Immunolabeled δOR distribution was assessed in ∼200 immunopositive dendrites photographed of three to four grids from three independent experiments for each condition. The distribution of immunogold particles was analyzed using computer-assisted morphometry (Biocom). First, the total number of immunogold particles per unit area was calculated for each labeled dendritic profile detected in both saline- and morphine-treated rats. A profile was considered labeled if it had more than one immunogold particle associated with it. Second, dendrite-associated immunogold particles were classified for each profile as being either intracellular or plasma membrane-associated. A gold particle was considered to be associated with the plasma membrane when it either contacted or overlaid it. Particles not in contact with the plasma membrane, even if in close proximity, were classified as intracellular. Intracellular particles were further categorized according to their distance (200 nm bins) from the plasma membrane. The total number of gold particles associated with the plasmalemma and those within various distances from the plasma membrane in the intracellular compartment were then expressed as a percentage of the total number of immunogold particles per dendrite. Statistical significance was verified using a Mann–Whitney U test (two tailed) using Prism 3.02 (Graph Pad Software). Negatives were scanned using an AGFA Duoscan T1200, and images were processed using Photoshop version 4.0.1/5.5 (Adobe Systems) on an IBM-compatible computer.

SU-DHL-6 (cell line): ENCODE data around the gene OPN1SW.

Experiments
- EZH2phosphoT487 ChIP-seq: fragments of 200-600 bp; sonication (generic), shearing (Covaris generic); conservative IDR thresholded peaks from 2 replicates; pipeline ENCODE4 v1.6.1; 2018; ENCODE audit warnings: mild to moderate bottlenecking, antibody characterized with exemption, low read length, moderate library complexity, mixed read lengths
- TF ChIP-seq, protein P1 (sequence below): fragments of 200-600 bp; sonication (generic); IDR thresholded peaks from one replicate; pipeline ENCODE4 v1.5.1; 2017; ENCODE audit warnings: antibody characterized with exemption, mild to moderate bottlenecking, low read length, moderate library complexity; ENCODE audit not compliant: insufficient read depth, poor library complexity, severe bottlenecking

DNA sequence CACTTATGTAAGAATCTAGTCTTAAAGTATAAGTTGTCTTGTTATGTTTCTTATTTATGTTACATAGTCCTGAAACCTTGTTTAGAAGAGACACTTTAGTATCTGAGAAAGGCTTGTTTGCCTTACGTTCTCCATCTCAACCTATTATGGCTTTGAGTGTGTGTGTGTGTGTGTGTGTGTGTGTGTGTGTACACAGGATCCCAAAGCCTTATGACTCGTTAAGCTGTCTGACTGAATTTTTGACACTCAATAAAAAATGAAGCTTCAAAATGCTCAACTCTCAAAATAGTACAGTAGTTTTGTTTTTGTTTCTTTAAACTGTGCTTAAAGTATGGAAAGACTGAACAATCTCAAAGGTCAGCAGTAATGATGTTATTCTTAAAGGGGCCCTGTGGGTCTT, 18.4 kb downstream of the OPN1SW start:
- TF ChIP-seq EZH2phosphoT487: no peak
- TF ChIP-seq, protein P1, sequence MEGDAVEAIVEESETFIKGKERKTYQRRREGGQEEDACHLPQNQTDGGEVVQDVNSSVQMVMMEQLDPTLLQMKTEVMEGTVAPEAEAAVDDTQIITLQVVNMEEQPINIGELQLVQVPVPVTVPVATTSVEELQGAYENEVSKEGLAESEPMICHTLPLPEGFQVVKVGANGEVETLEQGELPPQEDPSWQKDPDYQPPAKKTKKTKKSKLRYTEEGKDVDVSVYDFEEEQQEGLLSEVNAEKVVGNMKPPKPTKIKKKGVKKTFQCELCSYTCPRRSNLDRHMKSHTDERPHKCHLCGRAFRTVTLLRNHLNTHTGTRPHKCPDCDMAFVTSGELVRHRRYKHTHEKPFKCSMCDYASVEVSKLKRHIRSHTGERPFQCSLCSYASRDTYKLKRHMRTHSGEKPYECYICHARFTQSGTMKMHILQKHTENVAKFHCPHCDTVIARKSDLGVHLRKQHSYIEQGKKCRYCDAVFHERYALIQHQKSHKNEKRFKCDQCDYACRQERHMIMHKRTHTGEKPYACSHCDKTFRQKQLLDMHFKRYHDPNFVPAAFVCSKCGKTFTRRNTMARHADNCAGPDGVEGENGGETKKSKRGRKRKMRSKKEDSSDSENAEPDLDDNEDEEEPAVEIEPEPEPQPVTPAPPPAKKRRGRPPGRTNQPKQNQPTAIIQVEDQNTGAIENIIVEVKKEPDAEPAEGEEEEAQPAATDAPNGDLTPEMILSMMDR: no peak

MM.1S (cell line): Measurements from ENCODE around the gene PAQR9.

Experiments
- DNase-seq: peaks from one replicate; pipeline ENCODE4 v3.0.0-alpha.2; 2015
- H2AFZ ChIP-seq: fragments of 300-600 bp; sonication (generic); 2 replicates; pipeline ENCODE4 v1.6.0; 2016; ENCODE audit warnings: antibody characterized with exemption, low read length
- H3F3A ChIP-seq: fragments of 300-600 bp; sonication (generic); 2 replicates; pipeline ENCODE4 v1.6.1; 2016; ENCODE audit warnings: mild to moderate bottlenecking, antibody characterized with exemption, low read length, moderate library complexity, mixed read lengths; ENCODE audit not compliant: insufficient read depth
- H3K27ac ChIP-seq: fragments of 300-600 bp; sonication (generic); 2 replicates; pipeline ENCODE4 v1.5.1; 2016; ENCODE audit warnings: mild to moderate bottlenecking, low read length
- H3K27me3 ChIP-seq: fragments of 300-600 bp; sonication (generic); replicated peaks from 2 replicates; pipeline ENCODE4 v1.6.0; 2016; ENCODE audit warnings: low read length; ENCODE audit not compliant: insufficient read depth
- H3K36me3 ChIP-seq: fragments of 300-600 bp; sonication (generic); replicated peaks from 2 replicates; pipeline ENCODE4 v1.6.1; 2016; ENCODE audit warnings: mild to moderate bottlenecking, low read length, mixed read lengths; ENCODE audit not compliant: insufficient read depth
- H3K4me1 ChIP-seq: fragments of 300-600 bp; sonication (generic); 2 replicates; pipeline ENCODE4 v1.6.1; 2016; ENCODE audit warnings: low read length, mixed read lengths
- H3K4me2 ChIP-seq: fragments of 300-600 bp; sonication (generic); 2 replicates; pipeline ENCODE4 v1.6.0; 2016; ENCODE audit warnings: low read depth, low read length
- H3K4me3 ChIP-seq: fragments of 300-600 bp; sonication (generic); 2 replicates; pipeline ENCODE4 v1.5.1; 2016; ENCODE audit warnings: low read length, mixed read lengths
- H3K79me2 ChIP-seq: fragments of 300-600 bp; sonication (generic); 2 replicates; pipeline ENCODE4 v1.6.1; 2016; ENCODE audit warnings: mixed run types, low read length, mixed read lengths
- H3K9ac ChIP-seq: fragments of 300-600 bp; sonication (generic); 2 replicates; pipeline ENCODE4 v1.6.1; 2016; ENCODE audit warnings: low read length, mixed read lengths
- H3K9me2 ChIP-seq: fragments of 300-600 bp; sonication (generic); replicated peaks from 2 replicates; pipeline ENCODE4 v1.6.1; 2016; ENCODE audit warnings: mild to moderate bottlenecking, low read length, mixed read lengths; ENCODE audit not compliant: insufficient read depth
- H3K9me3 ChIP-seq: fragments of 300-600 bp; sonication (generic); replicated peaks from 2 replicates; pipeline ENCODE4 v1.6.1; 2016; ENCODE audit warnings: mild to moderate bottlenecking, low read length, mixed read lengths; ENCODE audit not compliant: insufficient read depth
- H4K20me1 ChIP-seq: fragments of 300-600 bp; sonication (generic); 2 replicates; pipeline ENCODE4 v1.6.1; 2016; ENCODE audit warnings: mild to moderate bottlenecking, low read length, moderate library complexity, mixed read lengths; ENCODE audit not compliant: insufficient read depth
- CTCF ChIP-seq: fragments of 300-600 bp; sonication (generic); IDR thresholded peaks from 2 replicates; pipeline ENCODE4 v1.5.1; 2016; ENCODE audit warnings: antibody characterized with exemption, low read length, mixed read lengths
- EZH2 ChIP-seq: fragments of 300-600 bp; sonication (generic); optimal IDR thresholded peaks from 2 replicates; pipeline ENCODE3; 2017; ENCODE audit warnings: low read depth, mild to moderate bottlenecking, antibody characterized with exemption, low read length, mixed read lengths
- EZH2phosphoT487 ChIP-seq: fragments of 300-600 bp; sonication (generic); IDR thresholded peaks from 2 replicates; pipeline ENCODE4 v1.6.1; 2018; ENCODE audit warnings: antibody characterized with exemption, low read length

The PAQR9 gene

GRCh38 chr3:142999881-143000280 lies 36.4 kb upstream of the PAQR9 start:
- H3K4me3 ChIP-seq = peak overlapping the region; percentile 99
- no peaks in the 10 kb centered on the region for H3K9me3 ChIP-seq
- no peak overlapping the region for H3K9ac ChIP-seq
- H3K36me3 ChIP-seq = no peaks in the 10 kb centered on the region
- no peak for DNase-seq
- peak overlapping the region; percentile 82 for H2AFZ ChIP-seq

Acute and persistent pain models. The hot plate test was used as an acute pain test whereby rats are placed on a fixed temperature hot plate (52°C). Latency to response was determined by licking or vigorous shaking of either hind paw, at which point the rat was removed from the plate. A cutoff of 50 sec was imposed to minimize tissue damage in the event that the rat did not respond. The formalin test was used as a model of persistent pain, whereby an intraplantar injection of formalin (2.5%) produced a characteristic biphasic nociceptive response. Nocifensive behaviors were assessed using a weighed score as described previously (Coderre et al., 1993). Briefly, the nociceptive behavior was assessed as follows: (1) no favoring of the injected hind paw, (2) favoring, (3) complete elevation of the hind paw from the floor, and (4) licking or flinching. The behavior was evaluated in 5 min intervals, and the severity of the response was determined by the following formula: (0 × the time spent in category 1, + 1 × the time spent in category 2, + 2 × the time spent in category 3, + 3 × the time spent in category 4). Dose–response curves were generated for each phase of the formalin test by calculating the area under the curve for each dose and expressing the results as a percentage of the area under the curve for the control. Phase 1 values were calculated between 0 and 10 min. Phase 2 values were calculated between 15 and 45 min. ED50 values for each dose–response curve were calculated using Prism 3.02 (Graph Pad Software).
In vitro studies
Incubation of neuronal cultures for 30 min at 37°C with the highly selective fluorescent δOR agonist, Fluo-DLT, followed by hypertonic acid wash to dissociate surface-bound ligand, resulted in the weak fluorescent labeling of a small subset of neuronal cells (∼15% of neurons) (Fig.1 A). Coadministration of Fluo-DLT with the selective δOR antagonist, ICI-174,864, completely abolished this fluorescent labeling, verifying the specificity of our fluorescent probe for δORs (data not shown). No specific (i.e., ICI-174,864-displaceable) staining was observed over glial cells. Fluo-DLT internalization was abolished when the incubation was performed in the presence of the endocytosis inhibitor, phenylarsine oxide, confirming that the fluorescence visualized by confocal microscopy corresponded to internalized ligand (data not shown).